Meanwhile, the 300 d is punchy enough with 242bhp and 369lb ft of torque (0-62mph in 7.2 seconds), yet is gruff at low revs and may well struggle with the car fully loaded.
The sweet spot, therefore, appears to fall on either of the two 3.0-litre straight six diesels when they arrive. We managed to nab a go in the 400 d and can confirm its all the GLE you’ll likely ever need. Fast, relatively frugal and free of the 2.0-litre diesel’s low speed rattles. It’s a fine engine.
And, to sweeten the deal, it (and the 350 d) both come as standard with seven seats (a £2000 option on the 300 d) and Airmatic air suspension (not available on the 300 d).
We haven’t had a chance to drive the GLE on standard springs, although we can’t imagine they’d be a patch on what the Airmatic setup offers. Providing a composed, unfussy ride that does an extraordinary job of taking the edge off bumps (even with 22-inch wheels fitted), this – along with low levels of wind noise – make the GLE an incredibly relaxing place to spend time in.
If you can bring yourself to switch the drive selector out of Comfort and into Sport (really, why would you?) the GLE does a decent job of shuffling through tight corners at speed thanks to a keen front end, but it still feels like a heroic misuse of a vehicle that’s far comfier in waft mode.
And talking of taking it out of its comfort zone, the GLE is also available with an Off-Road Pack (although, not on the 300 d version), that, among other features, adds a low-range transmission and extra underbody protection. E-Active Body Control, meanwhile, allows the car to mimic Los Angeles Lowriders by allowing the air suspension on each corner to adjust independently.
This adds features such as the Curve drive mode (where the body leans into corners keeping it flat) and an off-road aiding Rocking mode that bounces the car up and down in order to aid escape when bogged down.
It’s impressive to watch (and play with at a set of traffic lights) but it’s unlikely to come to the UK with a price tag of nearly £7000 over the standard car.
And the driver-assistance tech?
All GLE’s benefit from Blind Spot Assist, autonomous emergency braking, traffic sign assist and the Parking Package (featuring 360-degree cameras and automatic parking). However, it’s a shame that most of the car’s potentially life-saving driver-aiding technology is only available as an option on the one-size-fits-all AMG Line spec.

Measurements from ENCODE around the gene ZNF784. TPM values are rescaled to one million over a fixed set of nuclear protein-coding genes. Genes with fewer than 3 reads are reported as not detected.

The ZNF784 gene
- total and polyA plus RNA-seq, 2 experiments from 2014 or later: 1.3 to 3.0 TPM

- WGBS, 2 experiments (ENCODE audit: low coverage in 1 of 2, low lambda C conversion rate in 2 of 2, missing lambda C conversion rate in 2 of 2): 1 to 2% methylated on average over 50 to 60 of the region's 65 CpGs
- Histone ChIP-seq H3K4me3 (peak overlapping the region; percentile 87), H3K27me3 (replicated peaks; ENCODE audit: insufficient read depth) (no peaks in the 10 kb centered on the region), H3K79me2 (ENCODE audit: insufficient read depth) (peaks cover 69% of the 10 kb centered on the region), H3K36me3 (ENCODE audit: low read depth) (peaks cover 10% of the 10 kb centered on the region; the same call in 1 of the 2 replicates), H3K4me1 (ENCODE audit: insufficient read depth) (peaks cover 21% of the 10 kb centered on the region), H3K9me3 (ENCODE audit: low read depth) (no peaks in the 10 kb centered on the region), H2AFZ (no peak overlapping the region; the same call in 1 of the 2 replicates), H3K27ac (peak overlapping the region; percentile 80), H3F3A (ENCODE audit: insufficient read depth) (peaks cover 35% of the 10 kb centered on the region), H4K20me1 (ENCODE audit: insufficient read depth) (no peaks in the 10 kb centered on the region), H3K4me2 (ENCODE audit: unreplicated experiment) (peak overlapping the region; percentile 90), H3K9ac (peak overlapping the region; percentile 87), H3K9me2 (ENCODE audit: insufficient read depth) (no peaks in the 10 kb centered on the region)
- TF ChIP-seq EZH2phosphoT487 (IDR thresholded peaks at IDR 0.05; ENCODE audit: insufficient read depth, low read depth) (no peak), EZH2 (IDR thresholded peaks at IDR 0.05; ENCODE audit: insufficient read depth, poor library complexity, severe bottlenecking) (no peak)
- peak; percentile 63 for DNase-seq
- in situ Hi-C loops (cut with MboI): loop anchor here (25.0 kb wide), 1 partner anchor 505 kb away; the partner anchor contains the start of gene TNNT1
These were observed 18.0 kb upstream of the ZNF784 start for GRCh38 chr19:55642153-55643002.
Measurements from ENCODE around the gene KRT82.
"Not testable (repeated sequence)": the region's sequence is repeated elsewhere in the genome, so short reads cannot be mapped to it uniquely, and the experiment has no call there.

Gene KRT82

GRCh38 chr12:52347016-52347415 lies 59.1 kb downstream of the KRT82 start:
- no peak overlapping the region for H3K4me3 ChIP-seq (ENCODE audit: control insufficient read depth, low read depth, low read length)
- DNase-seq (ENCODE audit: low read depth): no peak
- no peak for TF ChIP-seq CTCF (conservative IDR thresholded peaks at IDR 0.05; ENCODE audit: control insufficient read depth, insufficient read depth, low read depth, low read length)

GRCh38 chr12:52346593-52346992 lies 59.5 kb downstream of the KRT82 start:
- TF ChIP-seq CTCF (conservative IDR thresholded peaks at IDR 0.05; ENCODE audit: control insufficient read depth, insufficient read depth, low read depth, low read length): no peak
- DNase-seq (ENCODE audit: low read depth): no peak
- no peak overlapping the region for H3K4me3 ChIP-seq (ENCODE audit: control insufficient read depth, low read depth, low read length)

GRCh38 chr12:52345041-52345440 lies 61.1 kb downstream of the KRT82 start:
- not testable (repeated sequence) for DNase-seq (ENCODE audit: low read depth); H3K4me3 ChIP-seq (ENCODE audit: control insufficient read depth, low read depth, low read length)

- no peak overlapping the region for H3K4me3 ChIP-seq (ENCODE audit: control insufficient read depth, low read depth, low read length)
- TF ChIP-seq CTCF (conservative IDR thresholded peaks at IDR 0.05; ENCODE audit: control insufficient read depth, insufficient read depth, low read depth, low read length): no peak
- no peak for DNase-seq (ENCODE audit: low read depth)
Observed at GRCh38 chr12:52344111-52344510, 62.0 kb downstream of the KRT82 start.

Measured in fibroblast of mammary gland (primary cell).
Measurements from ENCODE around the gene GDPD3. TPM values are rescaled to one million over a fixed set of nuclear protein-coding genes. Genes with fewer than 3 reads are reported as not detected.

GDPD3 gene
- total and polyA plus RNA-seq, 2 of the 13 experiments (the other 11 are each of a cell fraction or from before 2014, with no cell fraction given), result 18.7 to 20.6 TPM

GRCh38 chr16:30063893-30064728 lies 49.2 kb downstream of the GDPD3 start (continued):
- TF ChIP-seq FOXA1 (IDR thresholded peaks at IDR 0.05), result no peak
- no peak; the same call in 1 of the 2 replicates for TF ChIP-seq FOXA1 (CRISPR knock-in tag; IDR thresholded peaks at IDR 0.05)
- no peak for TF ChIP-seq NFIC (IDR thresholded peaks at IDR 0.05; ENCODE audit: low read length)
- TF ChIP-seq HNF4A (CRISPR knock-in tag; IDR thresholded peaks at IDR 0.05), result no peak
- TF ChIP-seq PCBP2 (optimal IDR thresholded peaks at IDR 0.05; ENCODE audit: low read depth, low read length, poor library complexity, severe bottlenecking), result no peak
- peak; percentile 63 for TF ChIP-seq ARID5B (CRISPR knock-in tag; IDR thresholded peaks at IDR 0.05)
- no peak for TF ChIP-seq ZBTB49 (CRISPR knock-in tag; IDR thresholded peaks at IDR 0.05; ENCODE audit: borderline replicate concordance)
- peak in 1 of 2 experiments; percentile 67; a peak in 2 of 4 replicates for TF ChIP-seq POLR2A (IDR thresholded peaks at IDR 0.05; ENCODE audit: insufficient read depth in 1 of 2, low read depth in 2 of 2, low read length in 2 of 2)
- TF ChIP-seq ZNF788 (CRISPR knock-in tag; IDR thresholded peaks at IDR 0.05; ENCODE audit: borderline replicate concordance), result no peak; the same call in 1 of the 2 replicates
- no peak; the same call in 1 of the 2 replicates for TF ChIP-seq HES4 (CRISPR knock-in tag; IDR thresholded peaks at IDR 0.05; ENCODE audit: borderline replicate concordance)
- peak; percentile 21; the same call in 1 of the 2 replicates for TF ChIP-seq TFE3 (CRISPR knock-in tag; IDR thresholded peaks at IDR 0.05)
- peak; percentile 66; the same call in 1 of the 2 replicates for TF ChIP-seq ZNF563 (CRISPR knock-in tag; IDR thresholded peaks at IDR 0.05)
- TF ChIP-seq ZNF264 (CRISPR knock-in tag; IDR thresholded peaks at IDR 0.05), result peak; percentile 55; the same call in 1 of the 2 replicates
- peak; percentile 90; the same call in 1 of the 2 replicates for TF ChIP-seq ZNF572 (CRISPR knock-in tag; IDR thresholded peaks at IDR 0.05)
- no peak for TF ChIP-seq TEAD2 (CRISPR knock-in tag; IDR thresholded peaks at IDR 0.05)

Distronic adaptive cruise control, Active Blind Spot Assist (where the car can automatically brake if it detects an imminent collision with a vehicle in the driver’s blind spot), Active Lane-change Assist (where the car automatically changes lanes when the indicator is activated) and Route-based speed adjustment (automatically adjusts the car’s speed for upcoming junctions or roundabouts) are all part of the same option pack.
Can I fit my family in?
Opt for a seven-seat GLE and the level of flexibility on offer should prove invaluable for large families. The rearmost seats are – predictably – tight, but there’s enough room back there for kids – or adults on short journeys.
Meanwhile, the rest of the cabin is as spacious as you could hope for, with plenty of storage for various valuable items to get lost in. The second and third row seats fold down electrically to give a humungous boot (up to 2055 litres), yet the ergonomics of such a process could be improved owing to fiddly controls and sluggish electric motors.
Mercedes-Benz’s dated SUV range had fallen behind its rivals in recent years – not so with this second-generation GLE. The move to seven-seats may have been a no-brainer, but the rest of the car shows off a carefully thought out SUV that majors on technology and comfort, not to mention an (eventually) diverse engine range.
You can order one now, but we’d wait a few months until the 350 d, 400 d and plug-in hybrid versions arrive. The former two will only cost a few thousand more to buy than the base 300 d starting at £55,685, yet will come as standard with seven-seats and air suspension, not to mention a better all-round engine.